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How does yeast cause bread to rise?

I don't know about you, but I've been in the kitchen more than usual. I'm cooking new recipes and I have been baking A LOT of bread products. Which means, I've been using a lot of yeast. I've tried different brands and types of yeast, and they each do their own thing a little differently than the others, but ultimately, they all help my bread rise. But how exactly?

Yeast is a single-celled fungi. As fungi, yeast are related to the other fungi such as mushrooms, molds that ripen blue cheese, and the molds that produce antibiotics for medical and veterinary use.

Yeast cells are egg-shaped and can only be seen with a microscope. It takes 20 billion yeast cells to weigh one gram, or about 1/7th of a package of yeast (2.25 teaspoons) The scientific name for the yeast used by baker’s like myself is Saccharomyces Cerevisiae, or “sugar-eating fungus”. This species of yeast is very strong and capable of fermentation, the process that causes bread dough to rise.

Yeast cells digest food to obtain energy for growth (sound familiar?). Their favorite food is sugar (again, sound familiar?) in its various forms: sucrose (beet or cane sugar), fructose and glucose (found in honey, molasses, maple syrup and fruit), and maltose (derived from starch in flour).

The alcoholic fermentation process produces useful end products, carbon dioxide and ethyl alcohol. These end products are released by the yeast cells into the surrounding liquid in the dough. When baking bread, yeast ferments the sugars available in the flour (and/or from added sugar), and the carbon dioxide gas cannot escape because the dough is elastic and stretchable. As a result of this expanding gas, the dough rises. The ethyl alcohol (and other compounds) produced during fermentation produce the typical flavor and aroma of yeast-leavened breads.

Fermentation occurs naturally as well. One example is in the late fall berries break open when they are overripe and full of sugar. Natural yeast organisms lodge on the surface of these berries, which then become fermented and alcoholic.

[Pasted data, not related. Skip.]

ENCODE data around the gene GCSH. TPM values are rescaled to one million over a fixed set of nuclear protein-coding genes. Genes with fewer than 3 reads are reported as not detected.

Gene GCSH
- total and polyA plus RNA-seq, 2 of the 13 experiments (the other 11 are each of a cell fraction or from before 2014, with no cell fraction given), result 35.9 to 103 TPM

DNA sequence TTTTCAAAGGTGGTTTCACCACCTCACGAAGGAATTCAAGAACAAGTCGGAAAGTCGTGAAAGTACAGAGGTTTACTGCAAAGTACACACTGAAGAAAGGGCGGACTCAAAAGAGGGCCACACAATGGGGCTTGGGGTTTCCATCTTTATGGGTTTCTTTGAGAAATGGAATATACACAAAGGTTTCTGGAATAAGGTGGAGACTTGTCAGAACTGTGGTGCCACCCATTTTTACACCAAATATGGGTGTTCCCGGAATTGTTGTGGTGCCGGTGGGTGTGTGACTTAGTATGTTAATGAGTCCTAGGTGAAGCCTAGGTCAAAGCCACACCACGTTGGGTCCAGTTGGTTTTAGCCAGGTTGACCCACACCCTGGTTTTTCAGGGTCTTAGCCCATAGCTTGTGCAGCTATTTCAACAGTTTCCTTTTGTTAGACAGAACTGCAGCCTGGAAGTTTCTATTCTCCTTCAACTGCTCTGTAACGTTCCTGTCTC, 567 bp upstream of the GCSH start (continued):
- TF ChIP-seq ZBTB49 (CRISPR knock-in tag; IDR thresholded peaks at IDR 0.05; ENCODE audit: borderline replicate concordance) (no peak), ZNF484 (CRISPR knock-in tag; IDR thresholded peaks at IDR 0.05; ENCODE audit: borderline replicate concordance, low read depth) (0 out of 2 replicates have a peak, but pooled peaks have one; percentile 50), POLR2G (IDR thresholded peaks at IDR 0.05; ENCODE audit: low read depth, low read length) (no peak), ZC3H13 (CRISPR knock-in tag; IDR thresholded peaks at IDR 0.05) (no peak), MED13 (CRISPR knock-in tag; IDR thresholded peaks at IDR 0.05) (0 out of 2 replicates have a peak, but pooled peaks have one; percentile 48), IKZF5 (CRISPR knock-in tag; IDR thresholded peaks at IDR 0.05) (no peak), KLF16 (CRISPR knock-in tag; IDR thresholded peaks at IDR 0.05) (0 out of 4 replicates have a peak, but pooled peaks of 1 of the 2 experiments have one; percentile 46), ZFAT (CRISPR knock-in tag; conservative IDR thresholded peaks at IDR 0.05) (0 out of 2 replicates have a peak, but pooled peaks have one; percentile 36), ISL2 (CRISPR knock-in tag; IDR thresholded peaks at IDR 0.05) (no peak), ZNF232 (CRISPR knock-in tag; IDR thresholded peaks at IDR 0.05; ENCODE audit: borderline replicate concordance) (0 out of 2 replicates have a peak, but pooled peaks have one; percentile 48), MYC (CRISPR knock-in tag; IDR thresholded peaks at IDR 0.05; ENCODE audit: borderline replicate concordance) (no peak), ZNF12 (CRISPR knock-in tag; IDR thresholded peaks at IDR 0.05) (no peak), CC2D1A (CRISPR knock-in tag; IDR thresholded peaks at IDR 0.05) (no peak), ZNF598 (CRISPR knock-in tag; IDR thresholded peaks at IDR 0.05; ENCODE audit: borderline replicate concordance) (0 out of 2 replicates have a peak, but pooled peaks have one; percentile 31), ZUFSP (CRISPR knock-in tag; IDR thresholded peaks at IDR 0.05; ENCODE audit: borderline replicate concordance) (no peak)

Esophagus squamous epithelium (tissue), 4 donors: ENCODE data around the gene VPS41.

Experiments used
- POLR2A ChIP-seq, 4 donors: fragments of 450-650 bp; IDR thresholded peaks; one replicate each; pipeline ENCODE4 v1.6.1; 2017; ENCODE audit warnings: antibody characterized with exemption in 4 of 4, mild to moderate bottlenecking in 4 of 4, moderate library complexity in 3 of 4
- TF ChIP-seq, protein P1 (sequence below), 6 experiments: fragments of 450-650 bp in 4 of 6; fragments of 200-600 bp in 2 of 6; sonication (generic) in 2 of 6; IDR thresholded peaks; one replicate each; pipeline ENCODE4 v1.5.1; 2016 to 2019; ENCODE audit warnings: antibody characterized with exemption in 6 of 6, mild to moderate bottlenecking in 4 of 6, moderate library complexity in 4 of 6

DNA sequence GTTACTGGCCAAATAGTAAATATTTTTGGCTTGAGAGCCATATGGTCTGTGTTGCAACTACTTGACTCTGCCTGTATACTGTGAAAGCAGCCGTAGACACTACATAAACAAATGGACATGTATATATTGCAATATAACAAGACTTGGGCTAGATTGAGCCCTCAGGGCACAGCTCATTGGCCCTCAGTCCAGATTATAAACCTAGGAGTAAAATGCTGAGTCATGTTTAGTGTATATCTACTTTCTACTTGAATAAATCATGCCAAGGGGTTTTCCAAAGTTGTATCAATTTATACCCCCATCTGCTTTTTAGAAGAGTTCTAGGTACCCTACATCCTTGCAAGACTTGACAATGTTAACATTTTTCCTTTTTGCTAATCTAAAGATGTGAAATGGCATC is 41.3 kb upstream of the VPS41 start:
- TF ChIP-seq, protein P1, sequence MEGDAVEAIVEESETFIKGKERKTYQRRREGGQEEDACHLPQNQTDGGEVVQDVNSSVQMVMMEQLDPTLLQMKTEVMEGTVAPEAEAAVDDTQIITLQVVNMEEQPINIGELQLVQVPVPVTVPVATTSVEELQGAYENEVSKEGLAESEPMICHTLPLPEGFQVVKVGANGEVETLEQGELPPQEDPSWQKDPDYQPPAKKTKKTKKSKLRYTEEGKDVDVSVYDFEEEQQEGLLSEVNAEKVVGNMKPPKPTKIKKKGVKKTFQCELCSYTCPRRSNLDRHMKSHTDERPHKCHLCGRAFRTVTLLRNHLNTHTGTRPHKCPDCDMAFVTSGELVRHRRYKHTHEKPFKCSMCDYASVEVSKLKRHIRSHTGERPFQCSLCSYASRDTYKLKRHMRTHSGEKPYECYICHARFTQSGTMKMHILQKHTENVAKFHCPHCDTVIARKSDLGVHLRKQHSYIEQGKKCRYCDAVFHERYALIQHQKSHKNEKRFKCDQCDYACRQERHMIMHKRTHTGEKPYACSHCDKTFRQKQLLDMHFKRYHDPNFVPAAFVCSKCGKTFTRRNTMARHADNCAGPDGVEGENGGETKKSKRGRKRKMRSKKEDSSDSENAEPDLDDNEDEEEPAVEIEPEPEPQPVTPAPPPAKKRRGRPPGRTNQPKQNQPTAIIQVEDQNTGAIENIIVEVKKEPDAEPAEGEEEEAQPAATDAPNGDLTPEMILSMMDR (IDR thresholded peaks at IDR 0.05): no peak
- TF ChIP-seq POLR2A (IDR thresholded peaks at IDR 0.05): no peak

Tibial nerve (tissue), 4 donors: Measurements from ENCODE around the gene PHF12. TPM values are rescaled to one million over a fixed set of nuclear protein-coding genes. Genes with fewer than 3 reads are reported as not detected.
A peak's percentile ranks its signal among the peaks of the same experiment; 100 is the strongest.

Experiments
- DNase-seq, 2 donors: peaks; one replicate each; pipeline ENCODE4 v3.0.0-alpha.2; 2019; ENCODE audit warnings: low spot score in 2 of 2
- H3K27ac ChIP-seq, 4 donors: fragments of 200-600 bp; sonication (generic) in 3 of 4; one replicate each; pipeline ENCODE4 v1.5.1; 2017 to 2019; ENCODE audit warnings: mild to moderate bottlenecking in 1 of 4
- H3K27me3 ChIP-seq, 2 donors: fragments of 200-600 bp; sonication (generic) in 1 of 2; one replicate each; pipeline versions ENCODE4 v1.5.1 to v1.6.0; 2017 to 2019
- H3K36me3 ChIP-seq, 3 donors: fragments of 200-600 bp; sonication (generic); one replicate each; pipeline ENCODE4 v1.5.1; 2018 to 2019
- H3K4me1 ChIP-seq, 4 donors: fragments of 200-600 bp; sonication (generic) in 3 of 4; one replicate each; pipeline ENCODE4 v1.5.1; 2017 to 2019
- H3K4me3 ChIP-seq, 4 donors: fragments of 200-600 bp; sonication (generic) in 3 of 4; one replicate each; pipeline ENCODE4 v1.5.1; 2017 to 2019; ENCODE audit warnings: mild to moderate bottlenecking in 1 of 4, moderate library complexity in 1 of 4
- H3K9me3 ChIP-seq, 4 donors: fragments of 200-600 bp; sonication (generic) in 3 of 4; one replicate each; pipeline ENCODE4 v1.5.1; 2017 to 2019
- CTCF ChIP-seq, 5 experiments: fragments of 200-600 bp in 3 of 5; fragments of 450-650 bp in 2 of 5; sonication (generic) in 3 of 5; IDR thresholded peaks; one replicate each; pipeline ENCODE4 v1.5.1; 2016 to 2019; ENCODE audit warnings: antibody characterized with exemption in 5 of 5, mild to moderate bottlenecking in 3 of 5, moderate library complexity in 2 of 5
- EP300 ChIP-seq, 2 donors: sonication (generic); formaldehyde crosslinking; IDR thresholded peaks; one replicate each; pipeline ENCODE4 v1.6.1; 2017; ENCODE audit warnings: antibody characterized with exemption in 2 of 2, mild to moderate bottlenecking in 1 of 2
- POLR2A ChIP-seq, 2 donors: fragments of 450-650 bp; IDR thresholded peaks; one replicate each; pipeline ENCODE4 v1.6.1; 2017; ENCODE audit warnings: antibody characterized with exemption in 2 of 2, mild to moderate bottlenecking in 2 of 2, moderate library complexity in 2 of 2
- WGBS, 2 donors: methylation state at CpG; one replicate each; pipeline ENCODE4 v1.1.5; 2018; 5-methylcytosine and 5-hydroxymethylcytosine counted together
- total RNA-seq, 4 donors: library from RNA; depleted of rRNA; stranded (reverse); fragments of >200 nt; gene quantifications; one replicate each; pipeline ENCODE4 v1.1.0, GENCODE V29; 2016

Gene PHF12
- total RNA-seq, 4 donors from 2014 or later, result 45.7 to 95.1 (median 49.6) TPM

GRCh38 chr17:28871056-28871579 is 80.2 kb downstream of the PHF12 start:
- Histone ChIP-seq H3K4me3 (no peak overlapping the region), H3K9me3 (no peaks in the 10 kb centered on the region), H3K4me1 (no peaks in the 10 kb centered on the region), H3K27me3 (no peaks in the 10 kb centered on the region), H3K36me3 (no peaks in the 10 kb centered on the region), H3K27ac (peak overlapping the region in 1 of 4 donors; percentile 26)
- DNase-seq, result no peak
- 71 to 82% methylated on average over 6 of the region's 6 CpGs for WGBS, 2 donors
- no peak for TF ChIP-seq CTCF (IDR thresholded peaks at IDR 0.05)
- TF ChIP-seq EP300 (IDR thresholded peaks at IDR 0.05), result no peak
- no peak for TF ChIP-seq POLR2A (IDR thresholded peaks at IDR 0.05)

When using yeast in baking, there are two types. Fresh yeast (also called wet, cake, and compressed yeast) comes in small square cakes that are made of fresh yeast cells. These blocks of fresh yeast are 70 percent moisture, and therefore are quite perishable.

There are also dry yeasts (the type I use). A key difference between active dry yeast and instant yeast is the size of the granules; active yeast has larger granules while instant has been ground into a finer texture. Active dry yeast is dormant until proofed, meaning dissolved in a small amount of lukewarm water (about 110 degrees Fahrenheit). Instant yeast gets its name because it can be added directly to other ingredients and does not need to be dissolved in water before using it as active dry yeast does.

As a side note, if you are wanting to bake and have some old yeast you are unsure is still alive, you can easily test it. Pour about 1/4 cup lukewarm water into a bowl and sprinkle a small amount yeast and a dash of sugar. Stir, and let sit for a few minutes; if it dissolves and the liquid bubbles, it means the yeast is active.

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